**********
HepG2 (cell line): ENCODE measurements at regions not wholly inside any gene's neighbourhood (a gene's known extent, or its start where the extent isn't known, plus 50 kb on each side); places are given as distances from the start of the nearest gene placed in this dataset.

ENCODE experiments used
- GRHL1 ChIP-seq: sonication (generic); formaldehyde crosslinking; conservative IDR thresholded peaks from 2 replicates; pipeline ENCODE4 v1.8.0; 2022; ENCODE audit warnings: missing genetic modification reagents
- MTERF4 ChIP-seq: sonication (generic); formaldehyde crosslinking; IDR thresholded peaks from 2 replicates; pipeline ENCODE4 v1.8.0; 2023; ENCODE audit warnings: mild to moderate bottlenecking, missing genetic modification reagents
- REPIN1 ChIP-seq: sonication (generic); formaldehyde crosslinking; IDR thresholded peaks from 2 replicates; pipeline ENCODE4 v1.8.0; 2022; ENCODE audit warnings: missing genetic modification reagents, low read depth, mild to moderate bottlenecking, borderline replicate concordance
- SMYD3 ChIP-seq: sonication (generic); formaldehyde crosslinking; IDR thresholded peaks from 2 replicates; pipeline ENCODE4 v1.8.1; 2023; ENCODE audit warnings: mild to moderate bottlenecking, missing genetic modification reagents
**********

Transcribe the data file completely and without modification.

HepG2 (cell line): ENCODE measurements at regions not wholly inside any gene's neighbourhood (a gene's known extent, or its start where the extent isn't known, plus 50 kb on each side); places are given as distances from the start of the nearest gene placed in this dataset.

ENCODE experiments used
- GRHL1 ChIP-seq: sonication (generic); formaldehyde crosslinking; conservative IDR thresholded peaks from 2 replicates; pipeline ENCODE4 v1.8.0; 2022; ENCODE audit warnings: missing genetic modification reagents
- MTERF4 ChIP-seq: sonication (generic); formaldehyde crosslinking; IDR thresholded peaks from 2 replicates; pipeline ENCODE4 v1.8.0; 2023; ENCODE audit warnings: mild to moderate bottlenecking, missing genetic modification reagents
- REPIN1 ChIP-seq: sonication (generic); formaldehyde crosslinking; IDR thresholded peaks from 2 replicates; pipeline ENCODE4 v1.8.0; 2022; ENCODE audit warnings: missing genetic modification reagents, low read depth, mild to moderate bottlenecking, borderline replicate concordance
- SMYD3 ChIP-seq: sonication (generic); formaldehyde crosslinking; IDR thresholded peaks from 2 replicates; pipeline ENCODE4 v1.8.1; 2023; ENCODE audit warnings: mild to moderate bottlenecking, missing genetic modification reagents